Topless Robot has a wee hint of a teaser trailer for the next Transformers game from High Moon, “Fall of Cybertron” today and it got me thinking.
Do we really need teasers for trailers?
This seems to be a weird and growing phenomenon in the Nerd sphere – are we now deemed such inveterate fanboys and fangirls that we’ll keep F5-ing sites, Facebook ‘liking’ and generally chasing around the interwebs until we get a look at a trailer for a movie/game/tv show which we’re waiting for? If this is the case, I don’t know if it constitutes hardcore fan service or some kind of ‘Dance, monkey boy, dance!’-style condescension.
Social media only seems to be making things better/worse, depending on how you look at it.
It’s now quite the thing for one of your favourite video games blogs to report on the latest mysterious countdown clock to surface on a developer website or publisher site, with cryptic hints and Facebook/Twitter pimping being used to build up the anticipation for the early release of a game trailer.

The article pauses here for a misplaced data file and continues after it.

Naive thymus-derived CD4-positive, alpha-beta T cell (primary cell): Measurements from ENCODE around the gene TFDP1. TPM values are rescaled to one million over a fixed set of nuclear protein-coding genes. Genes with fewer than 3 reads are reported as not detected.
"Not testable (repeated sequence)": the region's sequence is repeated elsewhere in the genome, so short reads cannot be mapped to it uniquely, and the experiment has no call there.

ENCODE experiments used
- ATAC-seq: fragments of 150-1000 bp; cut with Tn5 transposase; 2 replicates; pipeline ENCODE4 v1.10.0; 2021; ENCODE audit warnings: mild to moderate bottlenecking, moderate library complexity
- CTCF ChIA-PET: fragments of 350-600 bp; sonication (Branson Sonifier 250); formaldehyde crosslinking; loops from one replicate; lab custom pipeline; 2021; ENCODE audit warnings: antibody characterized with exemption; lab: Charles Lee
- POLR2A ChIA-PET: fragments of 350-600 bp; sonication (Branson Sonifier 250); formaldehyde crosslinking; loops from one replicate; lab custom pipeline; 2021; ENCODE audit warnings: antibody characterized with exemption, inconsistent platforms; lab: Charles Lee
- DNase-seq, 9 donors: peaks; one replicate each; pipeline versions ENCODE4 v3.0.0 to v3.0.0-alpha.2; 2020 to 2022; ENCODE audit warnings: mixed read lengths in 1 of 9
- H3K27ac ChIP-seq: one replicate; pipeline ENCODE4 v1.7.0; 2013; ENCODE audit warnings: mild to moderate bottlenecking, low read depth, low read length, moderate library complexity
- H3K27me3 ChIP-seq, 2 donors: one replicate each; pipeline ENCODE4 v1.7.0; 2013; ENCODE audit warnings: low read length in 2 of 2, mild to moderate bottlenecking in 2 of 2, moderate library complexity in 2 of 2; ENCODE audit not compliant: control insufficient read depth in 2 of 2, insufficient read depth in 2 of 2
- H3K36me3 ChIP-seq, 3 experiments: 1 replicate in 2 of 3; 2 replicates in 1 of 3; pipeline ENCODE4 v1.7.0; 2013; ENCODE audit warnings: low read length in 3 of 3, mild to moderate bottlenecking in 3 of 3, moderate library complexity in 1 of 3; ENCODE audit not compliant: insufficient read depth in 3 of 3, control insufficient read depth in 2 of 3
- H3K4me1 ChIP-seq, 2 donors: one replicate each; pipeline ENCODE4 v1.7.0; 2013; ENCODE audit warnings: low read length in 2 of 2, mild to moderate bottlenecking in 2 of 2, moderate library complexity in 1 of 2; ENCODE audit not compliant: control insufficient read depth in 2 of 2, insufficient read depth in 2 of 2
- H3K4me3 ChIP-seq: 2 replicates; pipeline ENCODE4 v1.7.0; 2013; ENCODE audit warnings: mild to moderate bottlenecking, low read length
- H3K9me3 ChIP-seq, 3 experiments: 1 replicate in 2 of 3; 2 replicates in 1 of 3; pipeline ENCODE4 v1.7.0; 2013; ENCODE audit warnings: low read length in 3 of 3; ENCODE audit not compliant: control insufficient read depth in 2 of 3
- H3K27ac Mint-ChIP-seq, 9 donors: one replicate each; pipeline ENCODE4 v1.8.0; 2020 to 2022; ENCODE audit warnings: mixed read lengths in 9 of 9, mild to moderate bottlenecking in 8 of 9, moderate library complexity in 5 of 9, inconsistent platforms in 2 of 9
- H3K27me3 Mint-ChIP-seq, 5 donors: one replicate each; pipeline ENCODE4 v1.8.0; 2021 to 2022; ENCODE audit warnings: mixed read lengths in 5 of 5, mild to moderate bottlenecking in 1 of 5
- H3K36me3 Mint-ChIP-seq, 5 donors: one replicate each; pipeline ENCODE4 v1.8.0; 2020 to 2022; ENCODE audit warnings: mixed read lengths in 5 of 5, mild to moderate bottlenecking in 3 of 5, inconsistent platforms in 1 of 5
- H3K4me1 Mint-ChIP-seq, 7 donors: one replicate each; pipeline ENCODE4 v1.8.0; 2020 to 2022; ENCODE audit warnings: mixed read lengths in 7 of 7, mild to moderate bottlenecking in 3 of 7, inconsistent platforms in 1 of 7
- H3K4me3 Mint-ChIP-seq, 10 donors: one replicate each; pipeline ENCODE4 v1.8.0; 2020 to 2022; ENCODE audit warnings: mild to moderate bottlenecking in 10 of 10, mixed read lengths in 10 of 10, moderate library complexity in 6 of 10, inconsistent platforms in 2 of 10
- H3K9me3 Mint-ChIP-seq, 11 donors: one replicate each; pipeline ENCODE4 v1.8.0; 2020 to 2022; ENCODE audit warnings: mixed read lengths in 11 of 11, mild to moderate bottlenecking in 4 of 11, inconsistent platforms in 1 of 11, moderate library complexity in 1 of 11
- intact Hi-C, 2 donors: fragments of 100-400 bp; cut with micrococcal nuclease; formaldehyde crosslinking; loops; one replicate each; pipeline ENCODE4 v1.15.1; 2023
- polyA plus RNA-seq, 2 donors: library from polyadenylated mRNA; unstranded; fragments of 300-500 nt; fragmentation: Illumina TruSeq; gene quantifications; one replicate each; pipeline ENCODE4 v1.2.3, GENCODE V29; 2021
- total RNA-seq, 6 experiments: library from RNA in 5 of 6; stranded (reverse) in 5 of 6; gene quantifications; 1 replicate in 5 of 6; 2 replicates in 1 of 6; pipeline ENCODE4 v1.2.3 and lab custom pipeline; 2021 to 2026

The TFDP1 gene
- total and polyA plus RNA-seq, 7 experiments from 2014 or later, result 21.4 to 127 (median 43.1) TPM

A trailer, as in ‘free advertising’, the last time that I looked.
I suppose that for the PR department of a publisher, this is one way of gathering user metrics and getting a sense of just how big the anticipation for your product is. Not that this guarantees anything – witness the quiet retreat of the Hollywood studios from San Diego Comic Con after the hyped-to-the-gills films like “Watchmen” and “Scott Pilgrim” failed to cross-over beyond the Hall H crowd to the elusive mainstream audience.
It’s not hard to see the uber-publishers like Activision, EA and Ubisoft taking a similar tack when their first trailer for a game doesn’t ignite the Twit-verse with eager chatter and set games blogs alight with hype. Does your marketing budget drift south if you’re not trending, having new threads made on NeoGaf or getting 80 plus MetaCritic rankings?
Countdowns for teasers for trailers – innovative way to drive enthusiastic community interest in your product or the latest example of the games space chasing its own backside?